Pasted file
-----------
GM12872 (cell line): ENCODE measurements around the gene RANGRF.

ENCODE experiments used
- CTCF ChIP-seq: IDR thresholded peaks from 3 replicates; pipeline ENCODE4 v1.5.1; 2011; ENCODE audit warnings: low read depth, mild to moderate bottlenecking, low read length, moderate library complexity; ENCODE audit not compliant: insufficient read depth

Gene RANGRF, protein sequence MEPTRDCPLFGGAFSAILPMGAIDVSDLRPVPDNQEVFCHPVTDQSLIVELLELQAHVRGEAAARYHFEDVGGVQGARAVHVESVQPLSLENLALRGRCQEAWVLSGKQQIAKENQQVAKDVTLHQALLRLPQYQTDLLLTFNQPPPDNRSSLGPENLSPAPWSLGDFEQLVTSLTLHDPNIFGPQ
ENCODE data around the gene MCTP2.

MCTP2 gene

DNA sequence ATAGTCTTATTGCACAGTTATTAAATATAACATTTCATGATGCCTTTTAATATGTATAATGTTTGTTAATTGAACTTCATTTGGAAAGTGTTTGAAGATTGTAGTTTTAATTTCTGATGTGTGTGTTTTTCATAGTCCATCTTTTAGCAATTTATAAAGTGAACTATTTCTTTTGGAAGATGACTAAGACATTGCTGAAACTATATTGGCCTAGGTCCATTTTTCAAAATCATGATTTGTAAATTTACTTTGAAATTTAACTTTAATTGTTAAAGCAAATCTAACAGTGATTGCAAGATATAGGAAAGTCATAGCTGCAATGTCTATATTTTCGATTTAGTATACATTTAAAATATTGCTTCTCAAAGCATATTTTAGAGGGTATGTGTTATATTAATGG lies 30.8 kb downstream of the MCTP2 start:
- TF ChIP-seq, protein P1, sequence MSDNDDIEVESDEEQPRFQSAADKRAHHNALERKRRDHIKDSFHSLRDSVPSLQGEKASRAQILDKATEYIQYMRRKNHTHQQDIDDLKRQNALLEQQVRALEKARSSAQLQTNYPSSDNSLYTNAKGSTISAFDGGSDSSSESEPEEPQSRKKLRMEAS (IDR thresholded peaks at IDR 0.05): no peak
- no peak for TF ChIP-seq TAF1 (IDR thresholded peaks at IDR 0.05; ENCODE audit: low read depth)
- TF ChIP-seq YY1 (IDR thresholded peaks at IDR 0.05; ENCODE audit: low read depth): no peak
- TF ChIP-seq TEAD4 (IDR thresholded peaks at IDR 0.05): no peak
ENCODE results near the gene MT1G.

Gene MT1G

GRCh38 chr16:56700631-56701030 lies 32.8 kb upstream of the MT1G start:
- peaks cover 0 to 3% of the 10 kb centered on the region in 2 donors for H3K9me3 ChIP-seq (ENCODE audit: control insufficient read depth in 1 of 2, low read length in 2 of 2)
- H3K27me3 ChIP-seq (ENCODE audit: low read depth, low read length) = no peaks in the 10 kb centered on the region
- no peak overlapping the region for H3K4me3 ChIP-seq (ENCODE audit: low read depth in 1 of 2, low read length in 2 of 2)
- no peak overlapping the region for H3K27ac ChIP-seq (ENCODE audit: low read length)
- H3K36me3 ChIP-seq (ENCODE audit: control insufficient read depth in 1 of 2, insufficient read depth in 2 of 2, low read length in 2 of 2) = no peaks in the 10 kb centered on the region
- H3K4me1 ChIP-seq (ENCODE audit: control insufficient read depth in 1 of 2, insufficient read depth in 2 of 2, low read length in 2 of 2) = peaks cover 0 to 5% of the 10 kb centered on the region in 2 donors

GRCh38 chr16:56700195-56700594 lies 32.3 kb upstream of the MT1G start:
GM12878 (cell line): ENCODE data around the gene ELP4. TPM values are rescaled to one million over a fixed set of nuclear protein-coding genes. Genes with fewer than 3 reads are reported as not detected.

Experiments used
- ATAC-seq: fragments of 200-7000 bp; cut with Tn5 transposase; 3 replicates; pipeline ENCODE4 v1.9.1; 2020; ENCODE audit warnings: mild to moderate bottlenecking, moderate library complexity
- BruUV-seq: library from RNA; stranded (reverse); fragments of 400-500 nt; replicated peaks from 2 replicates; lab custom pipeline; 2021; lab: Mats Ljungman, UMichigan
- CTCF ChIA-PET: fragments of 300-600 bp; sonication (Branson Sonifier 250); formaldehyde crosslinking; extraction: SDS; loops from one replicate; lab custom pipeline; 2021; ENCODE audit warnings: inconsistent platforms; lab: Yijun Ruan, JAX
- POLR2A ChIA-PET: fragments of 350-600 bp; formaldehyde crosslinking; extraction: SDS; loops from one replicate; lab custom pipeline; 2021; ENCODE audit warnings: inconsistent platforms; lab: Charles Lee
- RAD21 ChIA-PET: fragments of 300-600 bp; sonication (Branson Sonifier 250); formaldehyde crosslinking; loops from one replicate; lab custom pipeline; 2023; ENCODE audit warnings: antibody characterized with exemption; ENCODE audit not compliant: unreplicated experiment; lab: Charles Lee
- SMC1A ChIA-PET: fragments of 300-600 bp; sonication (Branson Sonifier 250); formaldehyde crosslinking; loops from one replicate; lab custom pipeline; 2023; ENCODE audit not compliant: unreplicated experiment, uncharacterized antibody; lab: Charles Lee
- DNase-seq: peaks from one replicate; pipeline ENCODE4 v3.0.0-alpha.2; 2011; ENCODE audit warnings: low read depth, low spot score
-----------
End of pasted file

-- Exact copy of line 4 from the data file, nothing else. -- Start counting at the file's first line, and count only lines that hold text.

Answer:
Gene RANGRF, protein sequence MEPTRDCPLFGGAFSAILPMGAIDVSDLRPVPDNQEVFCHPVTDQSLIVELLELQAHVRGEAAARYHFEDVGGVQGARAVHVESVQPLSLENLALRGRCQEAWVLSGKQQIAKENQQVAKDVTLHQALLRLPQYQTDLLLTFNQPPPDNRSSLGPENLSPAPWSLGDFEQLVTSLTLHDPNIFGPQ